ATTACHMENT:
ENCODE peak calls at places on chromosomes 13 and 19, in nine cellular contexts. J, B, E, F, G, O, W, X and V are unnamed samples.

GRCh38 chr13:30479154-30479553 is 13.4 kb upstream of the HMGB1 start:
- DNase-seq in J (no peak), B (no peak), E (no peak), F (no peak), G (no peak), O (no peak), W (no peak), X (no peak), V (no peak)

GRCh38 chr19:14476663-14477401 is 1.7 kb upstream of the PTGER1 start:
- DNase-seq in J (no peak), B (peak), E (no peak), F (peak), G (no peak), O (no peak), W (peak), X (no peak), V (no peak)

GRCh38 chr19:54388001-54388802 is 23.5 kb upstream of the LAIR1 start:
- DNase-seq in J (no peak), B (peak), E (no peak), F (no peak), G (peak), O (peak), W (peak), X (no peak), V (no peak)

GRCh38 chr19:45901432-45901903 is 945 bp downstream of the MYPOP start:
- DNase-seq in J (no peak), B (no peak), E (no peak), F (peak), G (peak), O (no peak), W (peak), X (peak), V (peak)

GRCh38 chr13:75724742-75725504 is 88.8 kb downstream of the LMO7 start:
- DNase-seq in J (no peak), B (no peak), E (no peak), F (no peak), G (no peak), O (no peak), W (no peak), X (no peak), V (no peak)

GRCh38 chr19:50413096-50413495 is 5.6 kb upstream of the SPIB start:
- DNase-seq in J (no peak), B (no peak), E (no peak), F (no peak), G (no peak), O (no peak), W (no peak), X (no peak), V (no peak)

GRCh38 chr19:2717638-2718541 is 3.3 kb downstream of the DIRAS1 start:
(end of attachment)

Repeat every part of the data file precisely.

ENCODE peak calls at places on chromosomes 13 and 19, in nine cellular contexts. J, B, E, F, G, O, W, X and V are unnamed samples.

GRCh38 chr13:30479154-30479553 is 13.4 kb upstream of the HMGB1 start:
- DNase-seq in J (no peak), B (no peak), E (no peak), F (no peak), G (no peak), O (no peak), W (no peak), X (no peak), V (no peak)

GRCh38 chr19:14476663-14477401 is 1.7 kb upstream of the PTGER1 start:
- DNase-seq in J (no peak), B (peak), E (no peak), F (peak), G (no peak), O (no peak), W (peak), X (no peak), V (no peak)

GRCh38 chr19:54388001-54388802 is 23.5 kb upstream of the LAIR1 start:
- DNase-seq in J (no peak), B (peak), E (no peak), F (no peak), G (peak), O (peak), W (peak), X (no peak), V (no peak)

GRCh38 chr19:45901432-45901903 is 945 bp downstream of the MYPOP start:
- DNase-seq in J (no peak), B (no peak), E (no peak), F (peak), G (peak), O (no peak), W (peak), X (peak), V (peak)

GRCh38 chr13:75724742-75725504 is 88.8 kb downstream of the LMO7 start:
- DNase-seq in J (no peak), B (no peak), E (no peak), F (no peak), G (no peak), O (no peak), W (no peak), X (no peak), V (no peak)

GRCh38 chr19:50413096-50413495 is 5.6 kb upstream of the SPIB start:
- DNase-seq in J (no peak), B (no peak), E (no peak), F (no peak), G (no peak), O (no peak), W (no peak), X (no peak), V (no peak)

GRCh38 chr19:2717638-2718541 is 3.3 kb downstream of the DIRAS1 start: